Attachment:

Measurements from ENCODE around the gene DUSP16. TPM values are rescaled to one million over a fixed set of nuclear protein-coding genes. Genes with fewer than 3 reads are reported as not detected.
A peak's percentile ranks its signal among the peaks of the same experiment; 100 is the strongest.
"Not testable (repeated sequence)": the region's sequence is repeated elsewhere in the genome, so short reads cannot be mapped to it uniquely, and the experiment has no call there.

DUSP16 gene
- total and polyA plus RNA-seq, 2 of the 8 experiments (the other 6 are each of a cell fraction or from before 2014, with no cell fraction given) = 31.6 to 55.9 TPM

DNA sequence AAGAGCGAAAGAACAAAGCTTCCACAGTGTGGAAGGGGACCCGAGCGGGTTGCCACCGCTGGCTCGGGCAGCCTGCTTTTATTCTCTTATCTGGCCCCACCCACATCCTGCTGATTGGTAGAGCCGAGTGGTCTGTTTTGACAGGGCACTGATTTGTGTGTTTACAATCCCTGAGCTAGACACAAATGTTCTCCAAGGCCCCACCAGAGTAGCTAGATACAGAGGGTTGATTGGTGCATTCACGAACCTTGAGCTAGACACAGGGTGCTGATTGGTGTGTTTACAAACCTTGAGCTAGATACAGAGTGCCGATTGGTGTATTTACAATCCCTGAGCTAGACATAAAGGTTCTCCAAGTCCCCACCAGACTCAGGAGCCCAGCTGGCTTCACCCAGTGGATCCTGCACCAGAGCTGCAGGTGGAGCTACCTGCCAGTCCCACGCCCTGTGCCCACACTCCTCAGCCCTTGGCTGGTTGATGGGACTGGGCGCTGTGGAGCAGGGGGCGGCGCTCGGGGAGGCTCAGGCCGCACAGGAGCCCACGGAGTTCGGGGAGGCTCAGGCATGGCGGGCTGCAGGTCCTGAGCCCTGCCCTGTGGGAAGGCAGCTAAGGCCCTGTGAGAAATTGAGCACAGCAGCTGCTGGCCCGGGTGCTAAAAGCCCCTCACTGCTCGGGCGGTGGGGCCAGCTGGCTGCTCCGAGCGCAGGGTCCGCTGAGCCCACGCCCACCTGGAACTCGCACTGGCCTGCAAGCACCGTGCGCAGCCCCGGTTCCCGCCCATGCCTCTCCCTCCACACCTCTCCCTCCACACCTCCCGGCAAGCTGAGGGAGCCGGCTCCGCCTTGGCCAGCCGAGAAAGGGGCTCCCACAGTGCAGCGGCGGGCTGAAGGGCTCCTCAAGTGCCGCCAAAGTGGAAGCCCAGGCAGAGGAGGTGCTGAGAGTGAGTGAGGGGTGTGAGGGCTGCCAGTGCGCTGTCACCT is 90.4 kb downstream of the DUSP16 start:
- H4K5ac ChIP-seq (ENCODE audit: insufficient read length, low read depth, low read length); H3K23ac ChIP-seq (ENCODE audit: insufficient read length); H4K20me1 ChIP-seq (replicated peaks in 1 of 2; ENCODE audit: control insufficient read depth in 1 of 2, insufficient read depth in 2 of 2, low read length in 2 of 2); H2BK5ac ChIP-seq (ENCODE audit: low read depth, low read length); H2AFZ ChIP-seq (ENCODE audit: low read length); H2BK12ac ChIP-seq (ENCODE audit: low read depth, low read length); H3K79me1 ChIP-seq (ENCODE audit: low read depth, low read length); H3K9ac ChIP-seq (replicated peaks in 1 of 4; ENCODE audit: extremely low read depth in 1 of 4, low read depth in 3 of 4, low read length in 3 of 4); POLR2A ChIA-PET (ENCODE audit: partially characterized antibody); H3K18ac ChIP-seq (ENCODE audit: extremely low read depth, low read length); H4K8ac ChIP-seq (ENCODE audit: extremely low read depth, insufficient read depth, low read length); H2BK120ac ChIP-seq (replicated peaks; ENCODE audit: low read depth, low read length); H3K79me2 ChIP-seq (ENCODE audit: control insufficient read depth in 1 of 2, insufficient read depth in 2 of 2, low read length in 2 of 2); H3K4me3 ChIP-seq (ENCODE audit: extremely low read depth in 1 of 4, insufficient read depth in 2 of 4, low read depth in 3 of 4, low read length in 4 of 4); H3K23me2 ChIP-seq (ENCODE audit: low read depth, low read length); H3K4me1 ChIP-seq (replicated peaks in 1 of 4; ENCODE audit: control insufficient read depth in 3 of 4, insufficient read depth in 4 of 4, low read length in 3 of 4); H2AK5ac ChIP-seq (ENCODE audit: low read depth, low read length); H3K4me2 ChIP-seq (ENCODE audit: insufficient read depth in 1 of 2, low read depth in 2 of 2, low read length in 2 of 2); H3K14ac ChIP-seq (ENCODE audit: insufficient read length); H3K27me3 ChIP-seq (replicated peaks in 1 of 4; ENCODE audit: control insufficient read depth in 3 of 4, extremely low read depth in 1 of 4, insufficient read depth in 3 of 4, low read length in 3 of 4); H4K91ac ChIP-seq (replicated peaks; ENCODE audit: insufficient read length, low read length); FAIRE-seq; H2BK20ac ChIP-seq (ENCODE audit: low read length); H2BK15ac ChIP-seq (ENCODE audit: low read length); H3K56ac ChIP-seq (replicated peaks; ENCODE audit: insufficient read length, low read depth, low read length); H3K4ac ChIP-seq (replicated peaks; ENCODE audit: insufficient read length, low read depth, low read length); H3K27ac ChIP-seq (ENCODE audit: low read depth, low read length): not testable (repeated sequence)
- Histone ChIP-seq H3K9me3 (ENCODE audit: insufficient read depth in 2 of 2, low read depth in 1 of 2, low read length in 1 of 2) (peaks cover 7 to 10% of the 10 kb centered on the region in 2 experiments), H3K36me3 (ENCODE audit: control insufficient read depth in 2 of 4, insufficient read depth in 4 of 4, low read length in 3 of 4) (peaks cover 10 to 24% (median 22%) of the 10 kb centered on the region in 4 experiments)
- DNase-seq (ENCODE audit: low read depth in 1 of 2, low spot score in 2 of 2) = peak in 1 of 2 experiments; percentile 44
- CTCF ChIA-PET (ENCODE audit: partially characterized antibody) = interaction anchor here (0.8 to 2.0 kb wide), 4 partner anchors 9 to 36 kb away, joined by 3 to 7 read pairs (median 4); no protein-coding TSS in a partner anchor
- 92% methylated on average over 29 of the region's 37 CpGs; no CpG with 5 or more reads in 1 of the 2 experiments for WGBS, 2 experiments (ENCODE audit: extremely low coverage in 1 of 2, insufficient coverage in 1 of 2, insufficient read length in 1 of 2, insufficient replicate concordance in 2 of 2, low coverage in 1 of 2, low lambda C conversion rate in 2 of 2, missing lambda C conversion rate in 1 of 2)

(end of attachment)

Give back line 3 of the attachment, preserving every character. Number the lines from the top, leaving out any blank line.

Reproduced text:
"Not testable (repeated sequence)": the region's sequence is repeated elsewhere in the genome, so short reads cannot be mapped to it uniquely, and the experiment has no call there.